b.     Paper molds

                                               i.     To form a sheet of paper, the papermaker dipped a paper mold into the vat of stock and lifted it out horizontally, trapping the fibers against the screen of the mold.

                                              ii.     Paper molds were made by hand from parallel lengths of wire laced together with fine wire or threat or from woven wire mesh.

c.      Drying the sheet

                                               i.     After forming, the sheet was removed from the mold and placed on felts or woolen cloth for pressing

                                              ii.     A stack of paper sheets and felts were placed in a large wooden screw press and all the workers in the mill were summoned to tighten the press.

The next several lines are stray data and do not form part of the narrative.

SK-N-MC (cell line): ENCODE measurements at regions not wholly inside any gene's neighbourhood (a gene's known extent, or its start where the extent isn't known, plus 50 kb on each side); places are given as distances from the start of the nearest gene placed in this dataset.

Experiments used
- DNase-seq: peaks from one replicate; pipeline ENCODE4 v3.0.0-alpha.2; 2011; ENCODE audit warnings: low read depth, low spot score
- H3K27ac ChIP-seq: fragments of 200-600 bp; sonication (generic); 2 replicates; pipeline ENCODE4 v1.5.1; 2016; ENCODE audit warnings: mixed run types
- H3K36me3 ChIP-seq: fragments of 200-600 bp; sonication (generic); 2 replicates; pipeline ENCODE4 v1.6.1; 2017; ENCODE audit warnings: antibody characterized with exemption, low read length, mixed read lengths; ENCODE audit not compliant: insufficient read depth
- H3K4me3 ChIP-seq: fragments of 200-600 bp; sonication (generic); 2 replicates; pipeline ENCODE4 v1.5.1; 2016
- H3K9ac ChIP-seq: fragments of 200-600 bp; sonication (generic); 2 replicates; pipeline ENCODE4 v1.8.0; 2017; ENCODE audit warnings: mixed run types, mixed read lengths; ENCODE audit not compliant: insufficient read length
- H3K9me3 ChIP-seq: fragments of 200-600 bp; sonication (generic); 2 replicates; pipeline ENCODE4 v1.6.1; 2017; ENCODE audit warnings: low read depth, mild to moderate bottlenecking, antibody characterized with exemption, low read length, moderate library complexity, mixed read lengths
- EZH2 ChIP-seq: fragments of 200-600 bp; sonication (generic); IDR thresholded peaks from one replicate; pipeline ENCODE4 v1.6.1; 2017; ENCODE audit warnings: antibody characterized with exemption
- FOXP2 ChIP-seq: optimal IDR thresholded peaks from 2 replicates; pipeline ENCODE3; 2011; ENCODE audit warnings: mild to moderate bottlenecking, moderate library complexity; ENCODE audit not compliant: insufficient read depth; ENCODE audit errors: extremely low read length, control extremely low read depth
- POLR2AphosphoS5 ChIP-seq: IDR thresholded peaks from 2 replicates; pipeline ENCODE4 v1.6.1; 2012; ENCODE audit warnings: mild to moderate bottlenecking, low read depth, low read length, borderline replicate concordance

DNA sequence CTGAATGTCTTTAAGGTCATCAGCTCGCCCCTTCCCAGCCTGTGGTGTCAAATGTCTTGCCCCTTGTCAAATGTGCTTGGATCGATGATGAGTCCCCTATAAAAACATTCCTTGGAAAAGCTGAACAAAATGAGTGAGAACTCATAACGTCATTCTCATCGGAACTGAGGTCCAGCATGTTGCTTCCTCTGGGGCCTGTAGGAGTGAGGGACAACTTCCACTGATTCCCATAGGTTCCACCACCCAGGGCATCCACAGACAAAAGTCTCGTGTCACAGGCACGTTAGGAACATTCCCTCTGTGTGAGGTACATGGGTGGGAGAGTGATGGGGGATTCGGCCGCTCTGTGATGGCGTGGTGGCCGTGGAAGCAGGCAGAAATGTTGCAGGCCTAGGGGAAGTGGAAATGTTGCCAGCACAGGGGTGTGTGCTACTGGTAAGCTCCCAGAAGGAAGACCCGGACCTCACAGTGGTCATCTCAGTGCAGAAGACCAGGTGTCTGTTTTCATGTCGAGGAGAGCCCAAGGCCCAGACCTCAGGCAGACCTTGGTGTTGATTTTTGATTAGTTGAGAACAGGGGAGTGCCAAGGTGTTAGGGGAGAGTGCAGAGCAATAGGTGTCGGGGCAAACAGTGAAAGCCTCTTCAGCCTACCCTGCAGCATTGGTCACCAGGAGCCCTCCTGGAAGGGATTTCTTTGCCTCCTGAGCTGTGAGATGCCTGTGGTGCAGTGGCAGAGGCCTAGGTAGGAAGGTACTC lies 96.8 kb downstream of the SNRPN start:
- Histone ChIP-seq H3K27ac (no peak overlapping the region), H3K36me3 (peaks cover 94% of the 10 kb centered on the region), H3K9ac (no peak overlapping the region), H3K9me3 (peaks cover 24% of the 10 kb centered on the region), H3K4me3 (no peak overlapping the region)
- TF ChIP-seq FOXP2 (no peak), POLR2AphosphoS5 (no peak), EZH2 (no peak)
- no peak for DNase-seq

iii.     After pressing, the sheets were strong enough to be lifted from the felts and hung to dry, usually in groups of 4 or 5 known as “spurs” to prevent wrinkling and curling.

d.     Sizing and finishing

                                               i.     To make the paper less absorbent, it was dipped in animal gelatin or glue.  This was important for writing papers because the ink were thicker and did not sink into the paper so easily.

4.     Papermaking Comes to America

a.     The first paper mill in America was established in 1690 by William Rittenhouse near Germantown, PA.

b.     Rittenhouse left Holland in 1688 and modeled his paper mill after the European mills.

c.      These mills had to be located near populated areas that could provide a reliable supply of rags and a generous supply of fresh water.

d.     Although some of the machinery was imported from Europe, most of it had to be constructed in the colonies.